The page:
Things got worse as the other two spies, Joshua and Caleb, tried to reason with them that God would bring them into the land, no matter what the obstacles. The people took up stones to put them to death. At this point God told Moses He’d had enough of their rebellion. However, Moses pleaded with God—not for the sake of the people, interestingly, but for God’s sake. He said, the Egyptians would hear of it and the nations around would hear of it and conclude that God simply wasn’t strong enough to give them the land. He made one of the great declarations of God’s character, then concluded with a plea for the nation:

“‘The LORD is slow to anger and abundant in lovingkindness, forgiving iniquity and transgression; but He will by no means clear the guilty, visiting the iniquity of the fathers on the children to the third and the fourth generations.’ Pardon, I pray, the iniquity of this people according to the greatness of Your lovingkindness, just as You also have forgiven this people, from Egypt even until now.” (Num. 15:18-19)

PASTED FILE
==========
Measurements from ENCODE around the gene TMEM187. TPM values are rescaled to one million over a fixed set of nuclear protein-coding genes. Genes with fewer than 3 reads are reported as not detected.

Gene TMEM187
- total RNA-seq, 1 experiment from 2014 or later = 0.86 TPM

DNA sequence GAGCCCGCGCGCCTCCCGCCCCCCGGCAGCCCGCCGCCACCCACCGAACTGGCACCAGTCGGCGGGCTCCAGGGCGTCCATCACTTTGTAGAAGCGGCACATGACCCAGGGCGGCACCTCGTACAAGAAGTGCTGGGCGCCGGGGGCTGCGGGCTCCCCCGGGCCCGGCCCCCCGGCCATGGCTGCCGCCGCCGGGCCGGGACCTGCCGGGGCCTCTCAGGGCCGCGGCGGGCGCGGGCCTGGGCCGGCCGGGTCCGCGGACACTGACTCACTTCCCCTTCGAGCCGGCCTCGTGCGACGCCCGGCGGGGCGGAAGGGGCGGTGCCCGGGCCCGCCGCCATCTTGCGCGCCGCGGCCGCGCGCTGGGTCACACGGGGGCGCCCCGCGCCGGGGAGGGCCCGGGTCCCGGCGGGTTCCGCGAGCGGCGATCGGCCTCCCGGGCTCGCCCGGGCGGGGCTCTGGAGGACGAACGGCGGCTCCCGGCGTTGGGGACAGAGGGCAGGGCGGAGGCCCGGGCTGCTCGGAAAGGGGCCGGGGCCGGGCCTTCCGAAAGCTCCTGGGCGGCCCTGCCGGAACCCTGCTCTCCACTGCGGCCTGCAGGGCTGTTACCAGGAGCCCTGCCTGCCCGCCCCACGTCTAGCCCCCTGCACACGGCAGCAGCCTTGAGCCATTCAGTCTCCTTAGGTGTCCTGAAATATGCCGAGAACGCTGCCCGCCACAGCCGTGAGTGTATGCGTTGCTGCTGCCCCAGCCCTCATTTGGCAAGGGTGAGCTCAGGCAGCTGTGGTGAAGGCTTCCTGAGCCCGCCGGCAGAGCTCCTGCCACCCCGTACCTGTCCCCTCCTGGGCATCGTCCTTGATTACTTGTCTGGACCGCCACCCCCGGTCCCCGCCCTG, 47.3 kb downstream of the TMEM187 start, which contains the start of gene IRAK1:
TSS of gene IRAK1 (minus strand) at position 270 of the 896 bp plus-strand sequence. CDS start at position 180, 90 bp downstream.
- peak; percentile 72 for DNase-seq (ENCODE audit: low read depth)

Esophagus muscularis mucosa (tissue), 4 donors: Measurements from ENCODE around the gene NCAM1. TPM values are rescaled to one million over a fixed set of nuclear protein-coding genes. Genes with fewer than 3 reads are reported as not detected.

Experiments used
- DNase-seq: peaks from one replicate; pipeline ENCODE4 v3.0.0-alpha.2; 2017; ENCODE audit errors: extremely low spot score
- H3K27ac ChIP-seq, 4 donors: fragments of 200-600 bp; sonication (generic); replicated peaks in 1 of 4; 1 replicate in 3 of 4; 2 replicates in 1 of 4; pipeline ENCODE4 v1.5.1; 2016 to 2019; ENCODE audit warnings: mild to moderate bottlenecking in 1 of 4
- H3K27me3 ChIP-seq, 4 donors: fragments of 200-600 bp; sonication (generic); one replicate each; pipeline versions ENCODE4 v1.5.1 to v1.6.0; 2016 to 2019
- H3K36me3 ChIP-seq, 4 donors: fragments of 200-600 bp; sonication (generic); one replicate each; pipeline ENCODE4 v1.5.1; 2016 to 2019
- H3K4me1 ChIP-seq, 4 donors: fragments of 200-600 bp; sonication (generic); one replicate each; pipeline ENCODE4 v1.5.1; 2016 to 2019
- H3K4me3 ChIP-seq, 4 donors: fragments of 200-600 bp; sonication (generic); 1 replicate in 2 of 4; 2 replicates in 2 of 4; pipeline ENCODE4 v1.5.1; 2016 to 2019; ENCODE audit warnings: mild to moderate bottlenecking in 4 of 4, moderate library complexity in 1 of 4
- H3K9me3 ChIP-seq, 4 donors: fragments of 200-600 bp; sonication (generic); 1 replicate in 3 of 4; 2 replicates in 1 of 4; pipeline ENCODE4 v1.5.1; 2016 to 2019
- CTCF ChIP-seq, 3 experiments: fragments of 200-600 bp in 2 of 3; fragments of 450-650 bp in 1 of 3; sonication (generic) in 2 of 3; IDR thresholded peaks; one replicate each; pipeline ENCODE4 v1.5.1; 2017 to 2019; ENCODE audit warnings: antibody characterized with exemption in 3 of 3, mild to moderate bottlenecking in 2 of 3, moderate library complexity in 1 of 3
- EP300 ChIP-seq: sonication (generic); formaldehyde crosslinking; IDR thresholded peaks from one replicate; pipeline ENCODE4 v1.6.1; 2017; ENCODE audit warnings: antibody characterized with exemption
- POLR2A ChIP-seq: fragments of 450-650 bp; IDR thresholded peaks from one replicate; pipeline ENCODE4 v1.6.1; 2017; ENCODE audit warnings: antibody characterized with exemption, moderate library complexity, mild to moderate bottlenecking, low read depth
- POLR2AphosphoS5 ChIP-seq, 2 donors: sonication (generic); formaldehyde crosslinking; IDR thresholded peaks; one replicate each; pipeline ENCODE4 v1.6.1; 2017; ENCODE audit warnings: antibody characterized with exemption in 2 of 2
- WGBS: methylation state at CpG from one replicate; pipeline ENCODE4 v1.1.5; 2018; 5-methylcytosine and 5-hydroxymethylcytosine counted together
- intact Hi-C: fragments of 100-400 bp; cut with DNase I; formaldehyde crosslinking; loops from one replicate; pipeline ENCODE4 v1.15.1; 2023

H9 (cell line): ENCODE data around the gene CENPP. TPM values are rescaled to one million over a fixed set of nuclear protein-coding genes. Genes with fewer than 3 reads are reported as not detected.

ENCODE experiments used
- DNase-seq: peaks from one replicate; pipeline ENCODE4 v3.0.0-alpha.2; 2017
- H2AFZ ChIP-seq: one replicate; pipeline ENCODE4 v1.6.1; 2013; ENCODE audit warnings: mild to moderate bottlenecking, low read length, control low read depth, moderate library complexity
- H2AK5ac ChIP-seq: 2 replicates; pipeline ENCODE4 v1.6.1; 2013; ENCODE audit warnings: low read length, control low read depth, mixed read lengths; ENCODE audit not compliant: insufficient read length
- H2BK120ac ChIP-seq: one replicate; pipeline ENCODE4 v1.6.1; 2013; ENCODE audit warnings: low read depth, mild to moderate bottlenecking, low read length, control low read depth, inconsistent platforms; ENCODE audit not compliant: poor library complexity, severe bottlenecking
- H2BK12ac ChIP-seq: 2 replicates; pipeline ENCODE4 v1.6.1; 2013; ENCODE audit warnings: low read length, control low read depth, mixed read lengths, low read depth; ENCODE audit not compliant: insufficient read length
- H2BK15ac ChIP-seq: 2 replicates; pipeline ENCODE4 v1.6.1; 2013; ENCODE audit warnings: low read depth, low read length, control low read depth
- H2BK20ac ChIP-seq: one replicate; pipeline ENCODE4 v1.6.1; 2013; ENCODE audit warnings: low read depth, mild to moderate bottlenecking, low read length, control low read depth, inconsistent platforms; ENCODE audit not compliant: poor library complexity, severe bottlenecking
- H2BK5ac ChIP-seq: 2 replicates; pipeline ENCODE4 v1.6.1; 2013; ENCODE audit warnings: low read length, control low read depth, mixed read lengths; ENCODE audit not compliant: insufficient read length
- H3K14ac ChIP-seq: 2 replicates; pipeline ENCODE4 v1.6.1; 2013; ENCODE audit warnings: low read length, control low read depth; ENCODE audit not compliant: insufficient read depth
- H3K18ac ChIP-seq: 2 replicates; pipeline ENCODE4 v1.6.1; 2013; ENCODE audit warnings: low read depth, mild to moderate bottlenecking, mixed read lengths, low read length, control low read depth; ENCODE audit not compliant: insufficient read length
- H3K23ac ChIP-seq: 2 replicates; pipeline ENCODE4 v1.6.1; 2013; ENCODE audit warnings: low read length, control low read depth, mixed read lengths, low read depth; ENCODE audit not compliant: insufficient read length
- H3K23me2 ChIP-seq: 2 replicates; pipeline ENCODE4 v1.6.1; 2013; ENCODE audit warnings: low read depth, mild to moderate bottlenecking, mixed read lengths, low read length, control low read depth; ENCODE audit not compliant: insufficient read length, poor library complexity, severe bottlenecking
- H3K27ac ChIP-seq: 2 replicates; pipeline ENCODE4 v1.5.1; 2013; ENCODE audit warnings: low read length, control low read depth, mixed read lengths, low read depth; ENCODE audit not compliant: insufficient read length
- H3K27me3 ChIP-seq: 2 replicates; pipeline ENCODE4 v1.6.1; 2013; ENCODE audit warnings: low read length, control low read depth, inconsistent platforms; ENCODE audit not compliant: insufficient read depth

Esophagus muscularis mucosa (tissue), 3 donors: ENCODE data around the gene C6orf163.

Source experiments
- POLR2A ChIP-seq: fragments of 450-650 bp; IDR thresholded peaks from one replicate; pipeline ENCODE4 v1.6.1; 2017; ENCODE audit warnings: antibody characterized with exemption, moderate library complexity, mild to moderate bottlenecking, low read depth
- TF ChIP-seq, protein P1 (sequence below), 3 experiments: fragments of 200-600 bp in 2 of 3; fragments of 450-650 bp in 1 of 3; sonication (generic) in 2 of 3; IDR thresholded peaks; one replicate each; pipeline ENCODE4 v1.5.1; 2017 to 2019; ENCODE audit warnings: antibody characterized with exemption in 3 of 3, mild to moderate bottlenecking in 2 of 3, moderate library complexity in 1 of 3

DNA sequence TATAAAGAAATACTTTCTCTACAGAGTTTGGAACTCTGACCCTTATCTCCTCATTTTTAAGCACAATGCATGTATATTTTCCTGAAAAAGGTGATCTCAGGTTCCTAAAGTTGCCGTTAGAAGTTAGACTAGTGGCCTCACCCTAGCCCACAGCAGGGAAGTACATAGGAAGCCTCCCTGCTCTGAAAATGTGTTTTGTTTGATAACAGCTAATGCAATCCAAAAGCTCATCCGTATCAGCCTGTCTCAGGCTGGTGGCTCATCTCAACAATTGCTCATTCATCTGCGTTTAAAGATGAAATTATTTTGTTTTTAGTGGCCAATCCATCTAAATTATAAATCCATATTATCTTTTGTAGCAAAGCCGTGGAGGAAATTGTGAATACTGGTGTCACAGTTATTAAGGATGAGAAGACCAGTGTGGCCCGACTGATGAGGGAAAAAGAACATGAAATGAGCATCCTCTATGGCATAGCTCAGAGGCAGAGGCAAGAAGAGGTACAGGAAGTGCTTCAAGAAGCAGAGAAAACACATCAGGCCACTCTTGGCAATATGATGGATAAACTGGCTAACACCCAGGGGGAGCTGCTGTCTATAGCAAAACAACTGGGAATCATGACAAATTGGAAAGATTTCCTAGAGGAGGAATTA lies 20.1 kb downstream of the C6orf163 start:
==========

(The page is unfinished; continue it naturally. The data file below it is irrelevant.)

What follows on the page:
Moses had it right—God would by no means clear the guilty, though He would, and did, pardon their sin. In other words, there were consequences for what they did. God, by way of correcting them, gave them what they wanted. Those adults who said it was a bad idea to go into Canaan would not step foot in the land. Instead they would wander in the wilderness for forty years—a year for each day the spies were in the land.

The punishment had its desired effect. The people mourned and recognized their sin, but they didn’t accept God’s correction. Instead, they apparently thought, since they’d finally gotten with the program, God should cancel their punishment:

In the morning, however, they rose up early and went up to the ridge of the hill country, saying, “Here we are; we have indeed sinned, but we will go up to the place which the LORD has promised.” (Num. 14:40)

Nice try, Israel. But no, it’s too late, Moses said. Don’t go up aiming to win a battle because God isn’t with you.

You guessed it: they went anyway. The result was a good sound defeat at the hands of the Amalekites and the Canaanites on top of the forty years in the wilderness God had determined as their correction.